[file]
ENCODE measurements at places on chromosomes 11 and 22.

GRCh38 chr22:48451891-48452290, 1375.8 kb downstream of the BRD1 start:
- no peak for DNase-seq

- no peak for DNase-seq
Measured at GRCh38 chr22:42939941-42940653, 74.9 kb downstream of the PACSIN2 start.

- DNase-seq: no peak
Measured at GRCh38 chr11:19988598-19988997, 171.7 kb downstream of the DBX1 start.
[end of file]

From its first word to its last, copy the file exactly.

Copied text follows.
ENCODE measurements at places on chromosomes 11 and 22.

GRCh38 chr22:48451891-48452290, 1375.8 kb downstream of the BRD1 start:
- no peak for DNase-seq

- no peak for DNase-seq
Measured at GRCh38 chr22:42939941-42940653, 74.9 kb downstream of the PACSIN2 start.

- DNase-seq: no peak
Measured at GRCh38 chr11:19988598-19988997, 171.7 kb downstream of the DBX1 start.